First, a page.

Grew up drinking Jaboulet’s Cotes du Rhone blend of Grenache & Syrah called Parallele 45 so already knew the significance of that latitude. Also there is a new top winery in the Okanagan, British Columbia named 50th Parallel Estate Winery (www.50thparallel.com) with talented winemaker Grant Stanley to watch out for future pinot noirs. However this book goes further and suggests “A magic band surrounds our planet between the 40th and 50th parallels of the northern hemisphere” with “The 45th latitude, mid-way between the North Pole and the Equator, is the dividing line for wine, most white grapes being grown north of it and red grapes south of it”. They raise the question of whether “it is just as applicable to the same latitude in the southern hemisphere?” Highly recommend you check it out!  Your thoughts?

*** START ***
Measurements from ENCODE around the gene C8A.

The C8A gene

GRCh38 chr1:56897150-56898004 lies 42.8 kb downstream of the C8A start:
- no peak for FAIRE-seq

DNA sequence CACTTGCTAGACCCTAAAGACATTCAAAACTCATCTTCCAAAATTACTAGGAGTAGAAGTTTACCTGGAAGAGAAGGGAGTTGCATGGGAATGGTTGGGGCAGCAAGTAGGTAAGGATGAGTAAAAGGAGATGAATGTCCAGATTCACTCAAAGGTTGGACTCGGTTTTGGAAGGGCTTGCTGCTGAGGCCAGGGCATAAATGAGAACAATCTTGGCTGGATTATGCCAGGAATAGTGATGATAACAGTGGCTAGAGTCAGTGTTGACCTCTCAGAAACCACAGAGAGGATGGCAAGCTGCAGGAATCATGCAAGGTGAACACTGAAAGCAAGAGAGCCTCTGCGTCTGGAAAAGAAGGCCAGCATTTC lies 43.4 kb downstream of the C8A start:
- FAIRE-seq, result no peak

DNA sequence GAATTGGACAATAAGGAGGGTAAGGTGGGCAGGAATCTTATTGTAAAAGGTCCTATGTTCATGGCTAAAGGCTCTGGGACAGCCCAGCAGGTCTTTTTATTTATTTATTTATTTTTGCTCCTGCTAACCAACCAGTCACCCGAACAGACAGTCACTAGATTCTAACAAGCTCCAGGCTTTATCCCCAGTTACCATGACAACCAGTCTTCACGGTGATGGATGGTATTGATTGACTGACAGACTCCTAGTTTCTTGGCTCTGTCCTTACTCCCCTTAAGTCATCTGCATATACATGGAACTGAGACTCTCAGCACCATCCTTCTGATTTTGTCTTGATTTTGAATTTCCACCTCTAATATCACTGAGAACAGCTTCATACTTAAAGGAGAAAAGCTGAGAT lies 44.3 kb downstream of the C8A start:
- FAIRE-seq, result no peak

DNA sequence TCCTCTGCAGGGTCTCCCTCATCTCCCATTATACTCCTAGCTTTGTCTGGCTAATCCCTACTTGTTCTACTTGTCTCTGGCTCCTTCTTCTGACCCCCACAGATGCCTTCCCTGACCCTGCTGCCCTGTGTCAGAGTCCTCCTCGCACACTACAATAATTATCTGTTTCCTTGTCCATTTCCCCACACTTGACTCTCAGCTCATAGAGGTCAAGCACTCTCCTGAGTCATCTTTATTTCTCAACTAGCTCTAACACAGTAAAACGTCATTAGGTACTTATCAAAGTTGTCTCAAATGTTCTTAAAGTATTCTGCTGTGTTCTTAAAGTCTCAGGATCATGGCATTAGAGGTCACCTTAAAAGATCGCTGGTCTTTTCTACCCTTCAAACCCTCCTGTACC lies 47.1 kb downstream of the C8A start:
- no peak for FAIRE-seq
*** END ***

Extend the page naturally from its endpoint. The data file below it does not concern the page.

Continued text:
You might also like:

Will you read Magical 45th Parallel of Latitude?

View Results

Loading ... Loading ...

Wine Raves – the next big thing?

January 23rd, 2015

Wine Raves(Photo: wineravela.com)

By Joseph Temple

Do you know someone who enjoys wine but is too overwhelmed by all the terminology and formalities to attend a formal tasting?  For many, especially Millennials who are just starting to appreciate wine, it can be a daunting task trying to figure out what “a mineral-driven, plummy finish” actually means.  And is there really a difference between a score of 96 points versus a score of 97?  “Wine is intimidating,” writes Alison Stevenson for Munchies.  “I don’t want my alcohol to feel like a homework assignment.”